(WOMENSENEWS)--Women of color are pulled between two body ideals: the ideal of extreme thinness in the dominant culture and the historic appreciation of fuller figures in communities of color.
This tug and pull is exemplified by two famous and respected African-American women: Star Jones and Oprah Winfrey.
In a 1999 cover story in Essence, Jones, a host on ABC's "The View," said her body size is only an issue for those who try to make it one. Instead, she said, "I want little black girls out there to say, 'I'm jammin',' instead of buying into the negative images: You're too loud. You're too dark. You're too fat."
Winfrey, on the other hand, has engaged in a long on-going public battle to slim down. In both responses, there's an inherent understanding that the beauty of black women is played out between the beauty standard of the dominant culture and that of communities that value larger women.
However, Winfrey's obeisance to the cult of thinness may be in fact more typical than what is commonly believed.
Until recently, the fascination with weight and its toll on teen-age women has been thought of primarily as a white, suburban problem.
According to the National Eating Disorder Screening Program, 15 percent of all young women have substantially disordered eating behaviors. Of that number, some 2 to 3 percent develop bulimia and about 1 percent become anorexic, according to the National Association of Anorexia Nervosa and Associated Disorders. The data are not broken down by race.
Evidence Growing That Black Teens Are Becoming More Vulnerable
Growing evidence indicates that African-American teen-agers may be falling prey to these disorders as well. Essence magazine commissioned its own eating disorder survey in 1994, based on the premise that black women had been effectively excluded from previous studies. Some 2,000 women responded, mostly from the magazine's middle-class audience. Clinical researchers analyzed the results and concluded that African-American women were at risk for and suffer from eating disorders in at least the same proportions as white women.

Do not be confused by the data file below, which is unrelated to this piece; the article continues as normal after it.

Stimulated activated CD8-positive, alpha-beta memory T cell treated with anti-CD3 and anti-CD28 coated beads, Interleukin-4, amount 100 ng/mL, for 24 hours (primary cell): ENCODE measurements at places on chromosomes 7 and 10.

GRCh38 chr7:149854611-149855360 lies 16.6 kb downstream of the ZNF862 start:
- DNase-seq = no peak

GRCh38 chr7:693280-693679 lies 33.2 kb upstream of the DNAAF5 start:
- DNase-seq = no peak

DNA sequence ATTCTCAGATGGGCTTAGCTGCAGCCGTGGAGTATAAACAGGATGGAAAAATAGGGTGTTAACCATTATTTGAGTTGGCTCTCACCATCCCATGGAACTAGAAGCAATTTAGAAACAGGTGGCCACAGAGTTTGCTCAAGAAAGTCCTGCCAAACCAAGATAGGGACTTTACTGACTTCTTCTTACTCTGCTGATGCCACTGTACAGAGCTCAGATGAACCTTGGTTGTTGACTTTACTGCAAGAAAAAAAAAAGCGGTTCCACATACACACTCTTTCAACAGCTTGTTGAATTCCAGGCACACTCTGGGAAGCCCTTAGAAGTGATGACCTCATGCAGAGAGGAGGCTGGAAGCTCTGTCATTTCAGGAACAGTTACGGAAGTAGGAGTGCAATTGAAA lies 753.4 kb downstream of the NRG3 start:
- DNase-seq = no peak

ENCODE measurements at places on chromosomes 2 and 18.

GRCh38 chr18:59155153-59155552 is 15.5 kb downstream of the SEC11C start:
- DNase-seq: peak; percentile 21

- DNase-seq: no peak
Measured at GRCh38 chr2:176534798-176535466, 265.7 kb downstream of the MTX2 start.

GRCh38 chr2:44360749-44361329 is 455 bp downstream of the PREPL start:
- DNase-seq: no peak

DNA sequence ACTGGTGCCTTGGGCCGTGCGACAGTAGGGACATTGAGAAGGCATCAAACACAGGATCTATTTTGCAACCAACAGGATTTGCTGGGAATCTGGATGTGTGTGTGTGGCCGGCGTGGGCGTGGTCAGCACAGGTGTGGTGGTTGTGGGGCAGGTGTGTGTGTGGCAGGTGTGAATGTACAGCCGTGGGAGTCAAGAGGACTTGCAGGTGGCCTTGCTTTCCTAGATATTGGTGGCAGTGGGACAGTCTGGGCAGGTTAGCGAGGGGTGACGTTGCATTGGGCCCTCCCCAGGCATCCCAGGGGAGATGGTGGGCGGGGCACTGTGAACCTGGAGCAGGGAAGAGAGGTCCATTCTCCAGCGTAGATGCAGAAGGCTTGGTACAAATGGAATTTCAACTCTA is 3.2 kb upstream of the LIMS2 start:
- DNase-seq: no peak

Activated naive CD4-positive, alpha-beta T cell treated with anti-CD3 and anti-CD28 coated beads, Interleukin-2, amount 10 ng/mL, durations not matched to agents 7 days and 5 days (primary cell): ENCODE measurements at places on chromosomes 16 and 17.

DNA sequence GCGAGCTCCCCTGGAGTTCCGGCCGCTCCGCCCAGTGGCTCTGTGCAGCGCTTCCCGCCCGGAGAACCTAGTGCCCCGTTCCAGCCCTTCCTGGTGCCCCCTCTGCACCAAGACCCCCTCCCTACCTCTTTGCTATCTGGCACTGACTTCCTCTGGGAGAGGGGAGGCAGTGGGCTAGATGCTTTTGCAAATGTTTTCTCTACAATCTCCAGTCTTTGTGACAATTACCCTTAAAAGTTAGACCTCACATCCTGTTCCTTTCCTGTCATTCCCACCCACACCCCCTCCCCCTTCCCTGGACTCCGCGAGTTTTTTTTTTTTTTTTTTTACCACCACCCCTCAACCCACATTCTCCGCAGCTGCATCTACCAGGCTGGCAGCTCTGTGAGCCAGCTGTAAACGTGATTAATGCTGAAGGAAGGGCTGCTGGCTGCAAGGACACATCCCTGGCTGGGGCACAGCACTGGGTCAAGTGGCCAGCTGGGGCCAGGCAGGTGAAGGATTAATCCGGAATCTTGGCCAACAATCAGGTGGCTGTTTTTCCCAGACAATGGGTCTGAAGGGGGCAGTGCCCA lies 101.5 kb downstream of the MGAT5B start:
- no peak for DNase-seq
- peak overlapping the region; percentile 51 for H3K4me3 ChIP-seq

Subsequent investigations bear this out. Ruth Striegel-Moore, a psychology professor at Wesleyan University, reached a similar conclusion in her recently published study, "Recurrent Binge Eating in Black American Women." Although not particularly focused on the economic class of participants, Striegel-Moore found that black women experienced binge eating as much as white women and were also more likely to abuse laxatives than white women.
Diane Harris, a professor of psychology at San Francisco State University, argues, however, that community plays an important role in whether African-American teens are vulnerable to eating disorders. Harris says that when young black women start "getting messages from varying places" about the way they should look, it can be hard for them to understand what to do. This can lead to an "ethno-cultural identity crisis," making them "more vulnerable to eating disturbances."
Harris adds that African-American women may become more vulnerable to eating disorders if their peer groups are composed of middle-class white teen-agers.
In her study, "Ethno-cultural Identity and Eating Disorders in Women of Color," Harris says she found that "women of color certainly appeared to demonstrate fewer symptoms of what is a traditional eating disorder, depending on how culturally tied they were to their communities." She added, "Middle-class African-American adolescents unfortunately tended to demonstrate eating disorders more than other African-American adolescents."
The reason may be that women with larger bodies are more generally accepted in the black community or even appreciated, says Shannette Harris (no relation to Diane Harris), an associate professor of clinical psychology at the University of Rhode Island.
"Context is everything," she said. "Black women are not particularly quick to be rewarded for being thin," since there is no particularly great value placed on thinness in the African-American community. "Younger black girls are more likely to say they want to gain weight. What they choose often correlates to the body shape of their mother."
Mashadi Matabane is a New York-based journalist.
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